An Alaska dentist who pulled out a patient’s tooth while riding a hoverboard has been jailed for 12 years for reckless endangerment and a $1.9million Medicaid fraud.
Seth Lookhart joked about the hoverboard stunt in a video he sent to friends, and messages showed him bragging that nobody would ever uncover his crimes.
But he was was convicted in January of a ‘lucrative’ fraud scheme in which he pressured his patients to undergo unnecessary sedations so that he could send Medicaid the bill.
‘In reviewing all this over and over again, I have this visceral response – you darn near killed some people,’ Alaska judge Michael Wolverton told him on Monday, according to the Anchorage Daily News.
Dentist Seth Lookhart was filmed removing a patient’s tooth while riding a hoverboard at Clear Creek Dental, in Anchorage, Alaska in July 2016
In the hoverboard video, Lookhart balanced on the board while extracting a patient’s tooth before cheerfully zooming away into the corridor.
Lookhart sent the video to friends and joked about the procedure being a ‘new standard of care’.
Investigators tracked down the patient, Veronica Wilhelm, who was sedated and had no idea about the hoverboard stunt.
She testified in court last year that she was ‘pretty livid’ when she discovered what had happened.
‘When did Dr Lookhart get your approval to take out your tooth on a hoverboard?,’ prosecutor Joan Wilson asked in court.
‘He never did. I obviously wouldn’t have approved that. That’s dangerous,’ Wilhelm said in reply.
‘If you were awake and not sedated when Dr Lookhart came into the operatory on a hoverboard, what would you have said to him?,’ Wilson continued.
‘I would’ve said hell no!,’ Wilhelm said. ‘No, that’s unprofessional. It’s crazy.’
She said: ‘I think you have to be pretty narcissistic, you must be pretty full of yourself to think you can pull someone’s tooth out on a hoverboard.’
During cross-examination, defense attorney Paul Stockler apologized to Wilhelm for the dentist’s actions.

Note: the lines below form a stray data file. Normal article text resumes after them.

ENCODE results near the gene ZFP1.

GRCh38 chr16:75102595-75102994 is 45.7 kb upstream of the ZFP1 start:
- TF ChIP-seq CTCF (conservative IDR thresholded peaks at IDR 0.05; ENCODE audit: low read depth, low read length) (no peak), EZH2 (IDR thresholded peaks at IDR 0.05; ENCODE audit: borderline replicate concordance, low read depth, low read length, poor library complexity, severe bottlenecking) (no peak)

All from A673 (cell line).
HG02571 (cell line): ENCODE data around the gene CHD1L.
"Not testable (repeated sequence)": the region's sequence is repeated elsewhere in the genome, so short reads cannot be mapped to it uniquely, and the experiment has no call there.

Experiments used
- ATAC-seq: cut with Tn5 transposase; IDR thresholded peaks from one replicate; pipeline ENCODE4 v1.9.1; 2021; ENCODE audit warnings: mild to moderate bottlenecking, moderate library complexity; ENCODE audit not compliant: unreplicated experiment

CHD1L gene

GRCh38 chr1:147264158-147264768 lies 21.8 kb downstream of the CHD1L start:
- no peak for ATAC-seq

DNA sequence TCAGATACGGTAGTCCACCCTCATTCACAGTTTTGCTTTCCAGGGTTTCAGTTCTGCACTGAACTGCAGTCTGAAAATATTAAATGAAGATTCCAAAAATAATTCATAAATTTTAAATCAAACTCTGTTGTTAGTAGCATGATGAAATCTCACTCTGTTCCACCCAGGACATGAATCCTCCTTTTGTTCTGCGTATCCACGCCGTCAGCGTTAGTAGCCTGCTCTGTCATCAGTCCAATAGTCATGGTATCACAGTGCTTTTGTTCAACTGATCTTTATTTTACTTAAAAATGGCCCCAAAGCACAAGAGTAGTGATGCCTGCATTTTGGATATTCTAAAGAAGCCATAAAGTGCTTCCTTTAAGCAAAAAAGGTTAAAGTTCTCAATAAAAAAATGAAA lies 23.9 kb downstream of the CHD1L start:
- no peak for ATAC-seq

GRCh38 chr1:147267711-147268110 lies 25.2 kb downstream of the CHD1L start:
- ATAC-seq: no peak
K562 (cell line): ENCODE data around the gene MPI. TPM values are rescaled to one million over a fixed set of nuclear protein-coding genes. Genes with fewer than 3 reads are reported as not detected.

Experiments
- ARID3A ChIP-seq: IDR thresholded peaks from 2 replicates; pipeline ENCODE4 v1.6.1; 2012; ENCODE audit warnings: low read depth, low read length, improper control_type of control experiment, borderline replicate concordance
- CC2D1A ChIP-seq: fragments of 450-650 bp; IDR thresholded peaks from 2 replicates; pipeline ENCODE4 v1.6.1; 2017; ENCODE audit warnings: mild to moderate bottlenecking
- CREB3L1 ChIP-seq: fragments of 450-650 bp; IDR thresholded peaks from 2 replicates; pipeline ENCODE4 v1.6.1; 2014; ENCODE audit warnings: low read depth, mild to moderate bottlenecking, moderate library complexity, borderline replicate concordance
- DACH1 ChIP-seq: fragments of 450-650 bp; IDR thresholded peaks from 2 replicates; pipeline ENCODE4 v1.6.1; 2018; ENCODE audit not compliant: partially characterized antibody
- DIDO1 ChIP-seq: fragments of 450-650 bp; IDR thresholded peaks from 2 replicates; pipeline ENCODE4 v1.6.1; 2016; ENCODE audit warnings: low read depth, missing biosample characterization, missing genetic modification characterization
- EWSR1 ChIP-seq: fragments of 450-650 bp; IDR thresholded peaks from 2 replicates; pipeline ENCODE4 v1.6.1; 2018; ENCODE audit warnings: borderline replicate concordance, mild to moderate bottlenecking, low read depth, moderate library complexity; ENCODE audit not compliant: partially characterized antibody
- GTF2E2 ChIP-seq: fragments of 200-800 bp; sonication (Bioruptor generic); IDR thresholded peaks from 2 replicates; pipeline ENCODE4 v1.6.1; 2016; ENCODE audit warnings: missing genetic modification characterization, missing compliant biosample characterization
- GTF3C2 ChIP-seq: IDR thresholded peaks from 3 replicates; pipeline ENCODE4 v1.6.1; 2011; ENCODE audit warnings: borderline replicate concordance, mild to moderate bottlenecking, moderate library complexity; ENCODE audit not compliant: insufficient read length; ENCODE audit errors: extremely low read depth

‘I want you to know that as his lawyer, I apologize for what he did on that hoverboard,’ he said.
‘It’s unacceptable and you can be assured that when I agreed to represent him, I got in his face and told him what I thought about him for doing this, which I think needed to be done.’
Pictured: Lookhart riding his hoverboard in Clear Creek Dental. Afterwards, he texted the video to several of his friends and the clip was used as evidence against him
Patient, Veronica Wilhelm (right), was sedated at the time with no idea she was being filmed or Lookhart was on a hoverboard
Wilhelm was also angered that Lookhart sedated her son for a teeth cleaning, she said at the time.
Prosecutors said the hoverboard stunt ‘did not conform to minimum professional standards of dentistry’.
Lookhart admitted carrying out the hoverboard procedure, but had denied the Medicaid fraud of which he was eventually convicted in January.
Word of the fraud reached investigators in 2016 when a former employee told the state that Lookhart was profiting by performing more IV sedation than needed.
Prosecutors said he ‘placed his patients in substantial risk of serious physical injury’ by pressuring them into unnecessary sedations.
The state said that none of Lookhart’s billings had proper justification, with the dentist giving vague and unacceptable reasons such as ‘comfort’ and ‘anxiety’.
Medicaid paid him $1.9million for IV sedation services, a third of the total paid to 57 practices in the state, and he fraudulently took $250,000 from his partners
As well as the fraud, Lookhart was convicted of misdemeanor counts of illegal practice of dentistry and reckless endangerment.
The Anchorage Superior Court judge said he was particularly struck by numerous text messages in which Lookhart bragged to friends about his crimes.
Lookhart believed that unless ‘someone was standing right next to him at the time, no one would ever know’, the judge said.
The dentist also schemed to cut out his partners by billing Medicaid under a different provider identification and having payments sent directly to his home.
Since Lookhart obtained an intravenous sedation license in 2015, prosecutors said, Medicaid paid him about $1.9million for IV sedation services.
Lookhart apologized in court while reading a prepared statement.
‘While I do not doubt that I was able to render care and alleviate the pain to many people who were in dire need, I also know that I could have and should have maintained better discipline and focus while serving a patient base I came to love,’ he said.
Lookhart is scheduled to begin serving his sentence on December 7. His office manager, Shauna Cranford, is awaiting sentencing for her role in the scheme after accepting a plea deal.